Rodríguez, F., and D. Rodrik. 2000. Trade Policy and Economic Growth: A Skeptic’s Guide to the Cross-National Evidence. In NBER Macroeconomics Annual 2000, edited by Ben Bernanke and Kenneth Rogoff. Cambridge, MA: NBER.

Sachs, Jeffrey and Warner, Andrew (2001). The Curse of Natural Resource. Centre for International Development, Harvard University. European Economic Review N o 45. Pp. 227-238.

Sachs, J., and A. Warner. 1995. Economic Reform and the Process of Global Integration. Brookings Papers on Economic Activity 1995(1): 1–118.

Todaro M and Smith H (2020) Economic Development, 13th Edition, Pearson, UK.

UNDP (2019) The 2019 Global Multidimensional Poverty Index (MPI)

United Nations. Human Development Report, various years. New York: Oxford University Press.

United Nations (2020) About the Sustainable Development Goals,

Wacziarg, R., and K. Welch. 2008. Trade Liberalization and Growth: New Evidence. World Bank Economic Review 22(2): 187–231.

World Bank (1998), Assessing Aid: What Works, What Doesn’t and Why?, Oxford University Press for the World Bank.





Learning outcomes are what students know, understand and are able to do on completion of a unit of study. They are aligned with the University's graduate qualities and are assessed as part of the curriculum.

At the completion of this unit, you should be able to:

  • LO1. understand economic, social, political, cultural, legal, commercial and business issues
  • LO2. apply fundamental theories and concepts in diverse and unpredictable environments
  • LO3. think critically about underlying theories, concepts, assumptions and arguments in trade and development related studies
  • LO4. communicate effectively in verbal, written and group discussions to a professional standard in practical day-to-day life.

Graduate qualities

The graduate qualities are the qualities and skills that all University of Sydney graduates must demonstrate on successful completion of an award course. As a future Sydney graduate, the set of qualities have been designed to equip you for the contemporary world.

GQ1 Depth of disciplinary expertise

Deep disciplinary expertise is the ability to integrate and rigorously apply knowledge, understanding and skills of a recognised discipline defined by scholarly activity, as well as familiarity with evolving practice of the discipline.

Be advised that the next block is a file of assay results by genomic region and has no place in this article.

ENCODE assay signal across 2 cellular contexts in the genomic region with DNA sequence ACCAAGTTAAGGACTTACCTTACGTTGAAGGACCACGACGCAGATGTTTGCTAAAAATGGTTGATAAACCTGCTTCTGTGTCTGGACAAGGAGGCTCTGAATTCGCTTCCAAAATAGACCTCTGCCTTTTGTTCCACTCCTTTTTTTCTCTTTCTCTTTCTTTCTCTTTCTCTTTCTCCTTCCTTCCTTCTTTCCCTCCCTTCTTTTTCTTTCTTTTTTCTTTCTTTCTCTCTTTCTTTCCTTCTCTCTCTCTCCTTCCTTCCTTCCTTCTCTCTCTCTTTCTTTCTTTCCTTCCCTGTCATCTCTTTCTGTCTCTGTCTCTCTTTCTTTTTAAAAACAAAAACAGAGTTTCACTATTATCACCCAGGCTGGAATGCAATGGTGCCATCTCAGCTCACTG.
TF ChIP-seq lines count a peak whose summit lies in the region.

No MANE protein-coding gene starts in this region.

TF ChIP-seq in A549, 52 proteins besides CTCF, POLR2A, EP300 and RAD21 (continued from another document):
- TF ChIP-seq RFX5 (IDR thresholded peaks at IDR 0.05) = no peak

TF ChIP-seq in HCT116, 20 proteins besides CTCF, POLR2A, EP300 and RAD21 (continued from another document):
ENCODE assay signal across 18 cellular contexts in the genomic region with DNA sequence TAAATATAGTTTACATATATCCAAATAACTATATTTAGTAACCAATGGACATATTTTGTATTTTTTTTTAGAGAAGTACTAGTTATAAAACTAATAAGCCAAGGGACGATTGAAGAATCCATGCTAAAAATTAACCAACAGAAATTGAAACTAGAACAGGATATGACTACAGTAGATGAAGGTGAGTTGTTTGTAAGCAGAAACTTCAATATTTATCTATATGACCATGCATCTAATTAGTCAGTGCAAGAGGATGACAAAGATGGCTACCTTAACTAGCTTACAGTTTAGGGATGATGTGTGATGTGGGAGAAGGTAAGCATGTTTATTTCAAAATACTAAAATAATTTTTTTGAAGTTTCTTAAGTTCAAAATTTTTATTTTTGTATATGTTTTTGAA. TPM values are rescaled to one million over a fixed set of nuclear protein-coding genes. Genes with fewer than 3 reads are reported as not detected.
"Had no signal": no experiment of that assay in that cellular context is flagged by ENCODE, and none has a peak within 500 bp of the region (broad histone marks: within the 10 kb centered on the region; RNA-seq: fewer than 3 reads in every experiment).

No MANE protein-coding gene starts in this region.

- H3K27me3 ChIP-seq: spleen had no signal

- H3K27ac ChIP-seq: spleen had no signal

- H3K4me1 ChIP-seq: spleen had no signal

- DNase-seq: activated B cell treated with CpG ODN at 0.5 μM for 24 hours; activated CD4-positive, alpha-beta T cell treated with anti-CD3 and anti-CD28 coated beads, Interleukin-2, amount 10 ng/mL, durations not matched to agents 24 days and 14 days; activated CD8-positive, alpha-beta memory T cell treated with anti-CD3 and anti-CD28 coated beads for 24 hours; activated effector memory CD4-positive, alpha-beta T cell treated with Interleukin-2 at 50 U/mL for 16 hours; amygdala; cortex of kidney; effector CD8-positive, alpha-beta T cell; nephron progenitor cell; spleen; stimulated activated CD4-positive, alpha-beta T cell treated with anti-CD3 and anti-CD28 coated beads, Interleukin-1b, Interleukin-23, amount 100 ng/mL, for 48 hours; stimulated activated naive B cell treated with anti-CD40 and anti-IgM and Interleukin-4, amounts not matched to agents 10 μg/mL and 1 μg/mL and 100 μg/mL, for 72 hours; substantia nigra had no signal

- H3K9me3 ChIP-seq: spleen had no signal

GQ2 Critical thinking and problem solving

Critical thinking and problem solving are the questioning of ideas, evidence and assumptions in order to propose and evaluate hypotheses or alternative arguments before formulating a conclusion or a solution to an identified problem.

GQ3 Oral and written communication

Effective communication, in both oral and written form, is the clear exchange of meaning in a manner that is appropriate to audience and context.

GQ4 Information and digital literacy

Information and digital literacy is the ability to locate, interpret, evaluate, manage, adapt, integrate, create and convey information using appropriate resources, tools and strategies.

GQ5 Inventiveness

Generating novel ideas and solutions.

GQ6 Cultural competence

Cultural Competence is the ability to actively, ethically, respectfully, and successfully engage across and between cultures. In the Australian context, this includes and celebrates Aboriginal and Torres Strait Islander cultures, knowledge systems, and a mature understanding of contemporary issues.

GQ7 Interdisciplinary effectiveness

Interdisciplinary effectiveness is the integration and synthesis of multiple viewpoints and practices, working effectively across disciplinary boundaries.

GQ8 Integrated professional, ethical, and personal identity

An integrated professional, ethical and personal identity is understanding the interaction between one’s personal and professional selves in an ethical context.

GQ9 Influence

Engaging others in a process, idea or vision.

Outcome map

Learning outcomes Graduate qualities

This section outlines changes made to this unit following staff and student reviews.

No changes have been made since this unit was last offered